1. You sprint everywhere
You sprint for the metro because you can’t bear to wait two minutes for the next one and you power walk, all the time, even on weekends. Your normal walking pace triples because you have to keep up with the crowd or you’ll literally get trampled. Then you realise that tourists and slow or lost people have become your worst enemy.
2. You get annoyed when you have to wait four minutes or more for a metro
In Paris we are so used to having metros so regularly that the second it’s late or you have to wait over the standard three minutes waiting time you get irritated. You will find yourself sighing and texting your friend to say “I’ll be late, no metro for FIVE minutes, can you believe it??”
3. You start to know which are the good and which are the bad metro lines
As you get to know the city more and more you start to understand which are the lines you should avoid. Certain lines become no go areas at certain times of the day/night. It could be that this particular line is always jam-packed, that it’s rife with pickpockets, that it often has problems or simply because it’s too slow. The ten is a ‘slow’ line, the average time between metros being 8 to 10 minutes. If you are on Parisian time and you left your house late but still hope to be on time, the ten is a dangerous way to go.
4.There are almost as many bakeries as metro stations
As well as being on every corner the French have a law about their beloved boulangeries. In France there has to be one bakery open in the town at all times. If a baker wants to go on holiday he or she must communicate with the other bakers to make sure that one of them stays open. This is especially important during the summer where most of the Parisians disappear down south. Those of us who stay still need our bread and croissants on a daily basis. Bakeries are an integral part of French culture and are on almost every street corner.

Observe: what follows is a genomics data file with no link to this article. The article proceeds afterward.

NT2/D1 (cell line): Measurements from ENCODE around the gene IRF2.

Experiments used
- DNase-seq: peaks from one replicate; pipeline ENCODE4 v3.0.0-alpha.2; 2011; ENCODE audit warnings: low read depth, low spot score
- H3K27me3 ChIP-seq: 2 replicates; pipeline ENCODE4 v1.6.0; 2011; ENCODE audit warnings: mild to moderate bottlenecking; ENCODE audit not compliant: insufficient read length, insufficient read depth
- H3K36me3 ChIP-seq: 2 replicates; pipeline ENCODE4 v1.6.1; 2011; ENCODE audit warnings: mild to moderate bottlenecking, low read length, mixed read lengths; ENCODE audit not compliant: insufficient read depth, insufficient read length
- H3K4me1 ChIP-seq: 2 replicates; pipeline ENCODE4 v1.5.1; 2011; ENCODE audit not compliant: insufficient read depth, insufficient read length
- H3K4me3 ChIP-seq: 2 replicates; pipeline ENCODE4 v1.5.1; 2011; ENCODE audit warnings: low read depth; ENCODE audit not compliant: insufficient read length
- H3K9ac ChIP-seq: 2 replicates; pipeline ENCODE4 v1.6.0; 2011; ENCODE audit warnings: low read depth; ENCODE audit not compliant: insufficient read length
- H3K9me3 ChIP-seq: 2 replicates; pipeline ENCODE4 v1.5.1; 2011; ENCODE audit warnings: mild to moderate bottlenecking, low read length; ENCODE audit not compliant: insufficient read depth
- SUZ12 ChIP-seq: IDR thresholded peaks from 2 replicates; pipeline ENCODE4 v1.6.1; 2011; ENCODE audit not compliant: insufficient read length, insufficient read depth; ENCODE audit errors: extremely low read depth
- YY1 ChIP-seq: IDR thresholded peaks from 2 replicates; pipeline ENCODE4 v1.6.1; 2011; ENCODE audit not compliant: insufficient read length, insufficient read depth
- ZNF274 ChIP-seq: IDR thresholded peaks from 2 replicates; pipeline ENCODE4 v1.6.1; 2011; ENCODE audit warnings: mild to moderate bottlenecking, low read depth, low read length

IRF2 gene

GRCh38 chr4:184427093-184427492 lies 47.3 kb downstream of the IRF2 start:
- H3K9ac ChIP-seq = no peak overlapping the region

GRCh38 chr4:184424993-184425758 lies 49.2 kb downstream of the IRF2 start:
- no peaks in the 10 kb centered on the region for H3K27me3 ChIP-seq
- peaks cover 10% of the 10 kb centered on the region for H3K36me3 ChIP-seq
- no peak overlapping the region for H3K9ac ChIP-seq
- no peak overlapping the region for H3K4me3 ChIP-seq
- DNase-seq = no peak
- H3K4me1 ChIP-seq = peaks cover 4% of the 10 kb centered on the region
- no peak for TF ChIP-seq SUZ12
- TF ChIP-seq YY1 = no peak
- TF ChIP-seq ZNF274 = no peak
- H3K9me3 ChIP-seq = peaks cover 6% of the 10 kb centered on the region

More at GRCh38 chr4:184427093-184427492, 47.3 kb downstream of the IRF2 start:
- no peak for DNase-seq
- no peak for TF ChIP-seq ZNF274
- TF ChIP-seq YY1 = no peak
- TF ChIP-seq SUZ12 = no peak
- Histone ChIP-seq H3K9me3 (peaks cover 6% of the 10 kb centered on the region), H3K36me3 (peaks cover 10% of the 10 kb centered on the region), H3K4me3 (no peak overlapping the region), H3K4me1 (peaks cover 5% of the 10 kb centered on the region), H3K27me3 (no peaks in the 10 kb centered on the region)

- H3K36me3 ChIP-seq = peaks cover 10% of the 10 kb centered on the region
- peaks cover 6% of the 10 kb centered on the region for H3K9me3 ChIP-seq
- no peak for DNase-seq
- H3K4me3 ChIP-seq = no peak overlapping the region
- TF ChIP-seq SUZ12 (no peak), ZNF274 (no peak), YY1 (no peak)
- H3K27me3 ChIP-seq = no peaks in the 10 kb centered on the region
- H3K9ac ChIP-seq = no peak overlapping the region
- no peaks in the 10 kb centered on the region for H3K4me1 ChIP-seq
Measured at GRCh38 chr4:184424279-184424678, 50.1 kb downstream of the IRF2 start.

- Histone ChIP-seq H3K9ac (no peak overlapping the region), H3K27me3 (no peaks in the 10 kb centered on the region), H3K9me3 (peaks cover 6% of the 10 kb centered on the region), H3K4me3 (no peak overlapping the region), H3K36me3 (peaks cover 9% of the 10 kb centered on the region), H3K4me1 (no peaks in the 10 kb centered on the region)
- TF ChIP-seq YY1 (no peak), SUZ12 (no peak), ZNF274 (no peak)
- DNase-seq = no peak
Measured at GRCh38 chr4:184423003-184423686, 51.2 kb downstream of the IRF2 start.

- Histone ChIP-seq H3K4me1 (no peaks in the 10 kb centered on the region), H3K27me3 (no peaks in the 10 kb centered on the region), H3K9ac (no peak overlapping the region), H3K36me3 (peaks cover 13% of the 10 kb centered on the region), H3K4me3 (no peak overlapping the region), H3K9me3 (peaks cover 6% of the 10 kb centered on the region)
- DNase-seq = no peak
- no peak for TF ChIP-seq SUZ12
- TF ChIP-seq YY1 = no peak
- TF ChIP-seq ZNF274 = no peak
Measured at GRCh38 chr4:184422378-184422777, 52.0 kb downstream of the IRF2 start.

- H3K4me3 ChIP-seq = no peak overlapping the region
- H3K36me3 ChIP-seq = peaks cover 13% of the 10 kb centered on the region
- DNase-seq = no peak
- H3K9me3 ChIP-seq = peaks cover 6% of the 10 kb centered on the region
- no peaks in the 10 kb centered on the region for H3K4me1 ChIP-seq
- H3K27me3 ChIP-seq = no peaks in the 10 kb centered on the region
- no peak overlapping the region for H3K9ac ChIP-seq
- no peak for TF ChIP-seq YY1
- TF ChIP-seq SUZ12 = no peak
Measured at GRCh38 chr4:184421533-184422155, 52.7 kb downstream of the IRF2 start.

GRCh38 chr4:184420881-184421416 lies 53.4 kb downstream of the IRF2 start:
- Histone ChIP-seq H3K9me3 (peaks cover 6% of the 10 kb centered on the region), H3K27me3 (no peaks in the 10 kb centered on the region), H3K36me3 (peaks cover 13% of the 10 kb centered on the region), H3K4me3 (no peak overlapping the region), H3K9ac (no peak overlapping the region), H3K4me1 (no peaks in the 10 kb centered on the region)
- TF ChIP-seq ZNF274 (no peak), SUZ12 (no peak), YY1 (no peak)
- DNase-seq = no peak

5. There are problems with the overground train (the RER)
The RER A is the most used train line in Europe but not for the reasons you would believe! It is a hugely important line but it is famous for not functioning correctly. The RER goes from the suburbs into the city centre and there are frequently issues with the line. Just this week the whole line shut down after a driver was attacked, it was total chaos. On a weekly basis something happens on the RER which is guaranteed to disrupt your day.
6. There’s a man with an accordion on your metro
They just love playing accordions, especially when you have a headache or want to sleep. As you become more and more experienced with the metros you will jump on and straight off again as soon as you see or hear that accordion.
7. A strike doesn’t surprise you
The SNCF are on strike? The Air France pilots are on strike? Just a regular Tuesday in Paris! Striking is a way of life here and one that you just have to get used to.
8. It takes 6 months minimum for any paperwork to be done
I applied for my carte vitale (health card) last June and I got a letter in July explaining that they had received all my documents. It’s now February and I have absolutely no idea what is happening. Are they still dealing with my file? Did they place it under a coffee mug and forget about it? Who knows. 8 months down the line and I am still no closer to getting my health care sorted out!
9. You assume you’ll queue for everything
I don’t know why but there is always a queue in Paris. It doesn’t matter where you are; the supermarket, the doctors, the post office, the metro, the gym, the pub. Get ready to get in line!
10. You pay through the nose in taxes
France has a higher tax burden than any other country in the euro zone apart from Belgium. In France we pay both taxes and social insurance contributions. The French see a distinction between the two but for expatriates who don’t 100% understand all the random deductions on their A4 page payslips, it’s simply taxes, taxes and more bloody taxes.